President Cristina Fernandez’ YPF seizure derives from a long, sad Argentine political tradition. Such nationalistic tendencies stretch back nearly a century. Juan Peron, founder of Fernandez’s party, also grabbed many businesses in the 1940s. But, commodity prices don’t stay high forever.
In 1950, Argentina had a per capita GDP of 236 per cent of the global average, up from 213 per cent in 1900, according to economic historian Angus Madisson. By 2010, its GDP per capita, on a purchasing power parity basis calculated by the World Bank, was 142 per cent of the world average.
Before 1943, Argentina’s economic management was fairly conventional, although state ownership was more prevalent than elsewhere. State-owned Banco de la Nacion was founded by centre-right president Carlos Pellegrini in 1891, while YPF became one of the world’s first fully state-owned oil companies under Radical president Hipolito Yrigoyen in 1922.
Nevertheless, it was Juan Peron, in office from 1946 to 1955 and benefiting from Argentina’s massive foreign exchange reserves built up by World War Two, who brought nationalisation fully into Argentine policy. He seized the central bank, several banks, the railroads, the merchant marine, universities, public utilities and tramways. He also created a single purchaser, the Institute for Promotion of Trade, for grain and oilseed exports, removing market discipline from the country’s export sector.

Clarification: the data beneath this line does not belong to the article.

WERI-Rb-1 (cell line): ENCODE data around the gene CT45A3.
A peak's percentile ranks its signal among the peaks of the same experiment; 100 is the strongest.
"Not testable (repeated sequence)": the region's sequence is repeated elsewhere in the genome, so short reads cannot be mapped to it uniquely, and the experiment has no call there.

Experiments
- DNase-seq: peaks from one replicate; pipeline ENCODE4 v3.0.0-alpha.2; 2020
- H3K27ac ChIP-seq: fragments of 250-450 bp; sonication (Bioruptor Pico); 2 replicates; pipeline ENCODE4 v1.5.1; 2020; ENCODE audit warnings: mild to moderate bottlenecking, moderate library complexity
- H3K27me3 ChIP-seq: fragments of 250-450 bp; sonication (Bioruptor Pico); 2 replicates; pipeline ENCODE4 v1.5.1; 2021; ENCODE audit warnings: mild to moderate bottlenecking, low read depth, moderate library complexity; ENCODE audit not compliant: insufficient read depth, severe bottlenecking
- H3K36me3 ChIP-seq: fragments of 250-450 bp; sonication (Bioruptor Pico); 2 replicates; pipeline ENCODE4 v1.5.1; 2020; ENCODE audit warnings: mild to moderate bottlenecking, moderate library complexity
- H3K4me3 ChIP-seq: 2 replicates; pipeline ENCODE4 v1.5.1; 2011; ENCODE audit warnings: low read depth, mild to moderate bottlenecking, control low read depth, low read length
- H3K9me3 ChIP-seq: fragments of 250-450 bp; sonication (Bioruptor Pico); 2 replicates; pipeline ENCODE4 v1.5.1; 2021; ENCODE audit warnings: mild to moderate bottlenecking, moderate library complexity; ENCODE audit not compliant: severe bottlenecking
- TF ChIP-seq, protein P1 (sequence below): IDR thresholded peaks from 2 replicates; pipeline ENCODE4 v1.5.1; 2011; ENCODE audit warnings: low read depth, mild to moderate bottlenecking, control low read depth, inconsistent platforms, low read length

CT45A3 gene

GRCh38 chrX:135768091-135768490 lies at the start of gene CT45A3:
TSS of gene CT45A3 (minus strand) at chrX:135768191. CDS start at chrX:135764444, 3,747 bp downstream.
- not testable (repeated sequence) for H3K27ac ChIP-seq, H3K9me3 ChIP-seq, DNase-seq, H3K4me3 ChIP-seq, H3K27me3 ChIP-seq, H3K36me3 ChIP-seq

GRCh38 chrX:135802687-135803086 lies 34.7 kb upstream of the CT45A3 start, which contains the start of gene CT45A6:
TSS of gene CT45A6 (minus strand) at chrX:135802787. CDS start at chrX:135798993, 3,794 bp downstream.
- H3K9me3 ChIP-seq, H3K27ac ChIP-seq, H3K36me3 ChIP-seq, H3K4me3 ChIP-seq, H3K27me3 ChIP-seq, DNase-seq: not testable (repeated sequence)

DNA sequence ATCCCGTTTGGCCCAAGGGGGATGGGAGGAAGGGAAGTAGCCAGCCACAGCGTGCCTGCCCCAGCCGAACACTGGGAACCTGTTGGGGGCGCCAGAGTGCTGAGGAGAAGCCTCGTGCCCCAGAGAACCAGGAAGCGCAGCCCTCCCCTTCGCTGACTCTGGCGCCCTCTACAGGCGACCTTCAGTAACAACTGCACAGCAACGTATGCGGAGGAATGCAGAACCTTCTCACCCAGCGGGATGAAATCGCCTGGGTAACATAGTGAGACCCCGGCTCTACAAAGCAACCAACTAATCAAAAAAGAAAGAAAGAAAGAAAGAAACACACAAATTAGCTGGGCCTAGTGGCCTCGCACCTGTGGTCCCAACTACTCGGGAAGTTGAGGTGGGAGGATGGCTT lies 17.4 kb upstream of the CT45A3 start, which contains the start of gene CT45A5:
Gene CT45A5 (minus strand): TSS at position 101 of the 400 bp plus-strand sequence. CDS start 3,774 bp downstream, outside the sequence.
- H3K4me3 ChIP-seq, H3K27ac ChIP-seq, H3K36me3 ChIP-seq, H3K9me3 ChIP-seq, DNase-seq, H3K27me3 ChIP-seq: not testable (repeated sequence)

Fernandez has already nationalized $30 billion of private pensions, Aerolineas Argentinas and Lockheed Martin Argentina. Like Peron, she has been immensely helped by international conditions, with an unprecedented boom in commodity prices.
Mostly, the Argentines get the governments they vote for. However it’s tough for the voters to do better. Bad policies such as those of Peron and Fernandez have been rewarded by favourable international environments, while good policies in the 1930s (known in Argentina as the “Infamous Decade”) and the 1990s were rejected because unfavourable international conditions led to poor results. Argentina’s next government, however sensible, will deal with the wreckage of the Kirchner/Fernandez period and possibly higher interest rates and lower commodity prices. It’s not a job one would want.